Situated on the east coast, Dublin is the capital and the largest city of Ireland. The city is a hub for industry, arts and education and attracts a considerable number of immigrants from all over the world.
The city is the economic centre of Ireland and has a population of over 1,904,000 people (according to the 2016 census).
In terms of weather, Dublin has a maritime climate. The summers are cool, the winters are mild and there are no extreme temperatures. The city doesn’t get as much rainfall as the west coast. Snow and hail are common between November and March. During autumn it also gets strong winds from the Atlantic.
Living in Dublin
Geographically, Dublin is divided into two main areas by the River Liffey i.e. the Northside and the Southside. Overall, these two districts can be divided into five areas i.e. the City Centre, South County Dublin, South Dublin City, North County Dublin and the North Dublin City.
Choosing where to live depends on your preferences and way of life. The City Centre is the heart of all business activities in Dublin. It has a plethora of eateries and retail outlets and is also popular with startups and small businesses.
South County Dublin is a picturesque locality and is home to the Dublin Mountains, Dundrum, Bray, Dalkey, Blackrock and Dun Laoghaire. Several celebrities also reside in this area.
South Dublin City has beautiful suburbs which are perfect for raising a family. Multiple embassies, hotels, museums and restaurants are operating in this locality.
The Dublin Airport is located in North County Dublin. The areas of Castleknock, Howth, Ardgillan Demesne, Balbriggan, Malahide, Skerries, Rush & Lusk and many others can be found here. It is also famous for its golf courses, sandy beaches and country walks.
Phoenix Park, Bull Island, Casino Marino, Clontarf and various other tourist spots can be found in North Dublin City. The accommodation in this area caters to a variety of tastes and budgets.
Roads are the primary means of transport in Dublin. The M50 motorway connects the city to other parts of the country.
The bus service is the most popular mode of public transport. It runs on 200 routes and connects the suburbs to the centre. Most of the buses are controlled by Dublin Bus and the fares depend on the distance travelled.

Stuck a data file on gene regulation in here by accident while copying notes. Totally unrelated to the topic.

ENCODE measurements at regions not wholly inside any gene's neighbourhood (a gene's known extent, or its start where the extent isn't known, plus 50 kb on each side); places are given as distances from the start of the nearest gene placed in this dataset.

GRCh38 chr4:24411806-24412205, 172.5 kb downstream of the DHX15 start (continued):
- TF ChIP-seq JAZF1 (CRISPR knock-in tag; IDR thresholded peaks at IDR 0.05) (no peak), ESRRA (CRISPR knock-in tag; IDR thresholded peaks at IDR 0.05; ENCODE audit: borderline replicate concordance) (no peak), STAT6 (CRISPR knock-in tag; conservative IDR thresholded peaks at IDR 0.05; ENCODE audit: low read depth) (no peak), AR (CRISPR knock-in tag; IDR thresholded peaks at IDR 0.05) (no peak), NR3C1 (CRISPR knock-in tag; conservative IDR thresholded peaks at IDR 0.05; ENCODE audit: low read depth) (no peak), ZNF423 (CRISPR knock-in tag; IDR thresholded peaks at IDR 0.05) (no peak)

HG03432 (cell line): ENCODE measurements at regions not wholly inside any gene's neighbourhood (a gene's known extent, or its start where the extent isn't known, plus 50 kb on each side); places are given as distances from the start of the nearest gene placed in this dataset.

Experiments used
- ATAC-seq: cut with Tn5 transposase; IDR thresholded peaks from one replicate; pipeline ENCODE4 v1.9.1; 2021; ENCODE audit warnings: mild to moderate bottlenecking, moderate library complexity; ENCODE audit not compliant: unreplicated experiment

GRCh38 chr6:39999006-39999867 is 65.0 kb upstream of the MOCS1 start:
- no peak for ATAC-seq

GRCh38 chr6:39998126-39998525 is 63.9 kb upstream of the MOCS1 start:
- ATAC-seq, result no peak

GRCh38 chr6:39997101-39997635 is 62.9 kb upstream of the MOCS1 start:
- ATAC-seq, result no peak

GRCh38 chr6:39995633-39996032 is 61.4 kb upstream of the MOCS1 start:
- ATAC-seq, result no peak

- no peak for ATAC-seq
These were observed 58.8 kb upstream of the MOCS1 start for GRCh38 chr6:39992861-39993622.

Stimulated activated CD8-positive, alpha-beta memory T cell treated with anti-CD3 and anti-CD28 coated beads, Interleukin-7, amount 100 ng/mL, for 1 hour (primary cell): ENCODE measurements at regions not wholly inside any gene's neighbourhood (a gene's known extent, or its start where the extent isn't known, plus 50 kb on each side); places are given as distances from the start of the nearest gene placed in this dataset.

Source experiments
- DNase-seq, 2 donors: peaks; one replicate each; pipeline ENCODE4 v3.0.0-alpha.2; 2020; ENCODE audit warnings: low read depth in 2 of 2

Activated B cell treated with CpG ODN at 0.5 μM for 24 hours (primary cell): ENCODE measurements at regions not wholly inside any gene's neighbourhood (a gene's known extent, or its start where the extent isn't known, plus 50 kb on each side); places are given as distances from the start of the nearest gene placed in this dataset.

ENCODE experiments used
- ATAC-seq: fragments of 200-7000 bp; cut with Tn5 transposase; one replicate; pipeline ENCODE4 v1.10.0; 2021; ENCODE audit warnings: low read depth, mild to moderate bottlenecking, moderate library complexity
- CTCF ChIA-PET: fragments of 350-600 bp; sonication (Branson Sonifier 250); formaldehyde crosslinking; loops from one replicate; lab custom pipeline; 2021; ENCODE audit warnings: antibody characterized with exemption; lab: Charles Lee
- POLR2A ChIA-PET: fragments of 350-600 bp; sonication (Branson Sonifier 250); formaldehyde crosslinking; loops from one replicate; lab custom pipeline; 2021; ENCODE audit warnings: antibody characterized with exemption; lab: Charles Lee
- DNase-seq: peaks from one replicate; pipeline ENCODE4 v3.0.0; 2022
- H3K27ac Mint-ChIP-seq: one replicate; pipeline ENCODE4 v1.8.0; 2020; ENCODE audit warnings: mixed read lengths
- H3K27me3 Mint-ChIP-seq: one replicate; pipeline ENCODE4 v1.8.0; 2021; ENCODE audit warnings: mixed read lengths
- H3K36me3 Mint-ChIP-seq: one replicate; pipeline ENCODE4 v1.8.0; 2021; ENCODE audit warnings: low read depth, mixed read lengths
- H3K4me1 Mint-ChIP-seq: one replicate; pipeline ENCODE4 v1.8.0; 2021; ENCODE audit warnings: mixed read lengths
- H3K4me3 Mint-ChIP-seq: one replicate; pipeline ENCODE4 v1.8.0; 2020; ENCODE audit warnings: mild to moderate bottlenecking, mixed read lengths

A tram service called LUAS connects the centre to the suburbs in the south and south-west while a train service dubbed DART runs from Malahide and Howth in the north to Greystones in the south.
The Dublin Airport (situated in the North County) is the busiest airport in Ireland and caters to both international and domestic flights.
Dublin offers a wide variety of entertainment and leisure activities. Several well-known theatres can be found in the city. The most prominent among these include the Grand Canal, the Gaiety, the Olympia, the Gate and the Abbey.
The city’s public art galleries such as the Irish Museum of Modern Art, the Douglas Hyde Gallery, the Royal Hibernian Academy and the Project Arts Centre get a multitude of visitors on a daily basis.
The city is also famous for its lively nightlife. The Temple Bar attracts tourists and locals alike. The city centre offers a variety of shopping experiences. In addition to the retail outlets around Grafton Street and Henry Street, the local farmer markets are a must-see for anyone visiting the city.
Working in Dublin
Dublin’s economy is run by various industries including biopharma, medical technology, information technology, media, food processing, financial services, retail and tourism.
1. Job Prospects
The city offers employment opportunities in different sectors. Skilled workers are always needed in information technology, pharmaceutical and finance sectors. The accounting and finance sector showed the most growth in 2017 and supplied more jobs than any other industry.
Many international IT firms such as Microsoft, Dell and Google have established themselves in the city and are always looking to hire experienced employees.
Good career opportunities can also be found in the education and medical industries. Jobs can be looked up online or via contacts already working in the city.
2. Starting a Business
Dublin is a great city for starting a business. It has business-friendly tax policies and affordable costs of living.
There are three main types of business structures in Ireland i.e. Sole Trader, Partnership and Limited Company. A solicitor or finance professional can guide you on the best structure for your venture.
Your business name must be registered with the Companies Registration Office (CRO). Both your business name registration and company returns can be filed online with the CRO using the Companies Online Registration Environment (CORE).
If you need to employ staff then you need to register for PAYE and PRSI with Revenue. If you’re working on your own then you will need to pay Class S social insurance contributions.
3. Finding Office Space
The most well-known areas for office space in Dublin includes the City Centre, the Dublin Docklands, North Dublin and West Dublin.
Private suites are more popular as compared to coworking areas. Many international banks are based in North Dublin. West Dublin houses companies looking to do business in Limerick and Cork and the City Centre is famous with the retail and shopping industry.
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